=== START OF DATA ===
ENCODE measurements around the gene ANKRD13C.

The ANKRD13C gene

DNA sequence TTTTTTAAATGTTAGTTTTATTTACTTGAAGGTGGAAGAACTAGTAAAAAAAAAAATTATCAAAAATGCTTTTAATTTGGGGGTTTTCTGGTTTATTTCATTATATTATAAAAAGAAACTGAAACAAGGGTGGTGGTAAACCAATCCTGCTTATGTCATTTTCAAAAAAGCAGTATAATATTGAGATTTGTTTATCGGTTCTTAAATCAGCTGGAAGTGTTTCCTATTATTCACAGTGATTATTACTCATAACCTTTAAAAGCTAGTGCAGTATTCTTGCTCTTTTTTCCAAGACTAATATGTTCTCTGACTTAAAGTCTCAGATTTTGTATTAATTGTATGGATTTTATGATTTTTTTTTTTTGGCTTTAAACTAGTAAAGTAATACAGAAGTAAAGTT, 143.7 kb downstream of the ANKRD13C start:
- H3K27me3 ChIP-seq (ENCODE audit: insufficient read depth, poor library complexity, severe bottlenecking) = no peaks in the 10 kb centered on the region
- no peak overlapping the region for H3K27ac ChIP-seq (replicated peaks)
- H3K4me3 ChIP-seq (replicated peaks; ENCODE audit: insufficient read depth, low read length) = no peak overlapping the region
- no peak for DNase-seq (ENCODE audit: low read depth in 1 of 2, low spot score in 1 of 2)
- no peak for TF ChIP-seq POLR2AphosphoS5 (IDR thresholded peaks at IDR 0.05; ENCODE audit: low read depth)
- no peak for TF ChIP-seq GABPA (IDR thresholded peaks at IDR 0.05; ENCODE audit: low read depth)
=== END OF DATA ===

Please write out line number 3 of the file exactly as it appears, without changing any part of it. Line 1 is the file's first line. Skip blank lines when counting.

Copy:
DNA sequence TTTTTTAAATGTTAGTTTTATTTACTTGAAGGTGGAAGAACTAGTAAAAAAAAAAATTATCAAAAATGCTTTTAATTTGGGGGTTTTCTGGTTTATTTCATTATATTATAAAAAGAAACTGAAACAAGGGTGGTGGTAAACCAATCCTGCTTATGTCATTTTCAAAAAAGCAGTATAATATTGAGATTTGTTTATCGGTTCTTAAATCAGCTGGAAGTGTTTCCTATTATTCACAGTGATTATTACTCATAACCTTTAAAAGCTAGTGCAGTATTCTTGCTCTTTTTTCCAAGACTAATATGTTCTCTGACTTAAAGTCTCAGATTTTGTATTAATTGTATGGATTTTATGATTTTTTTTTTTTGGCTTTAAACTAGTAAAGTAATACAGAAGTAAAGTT, 143.7 kb downstream of the ANKRD13C start: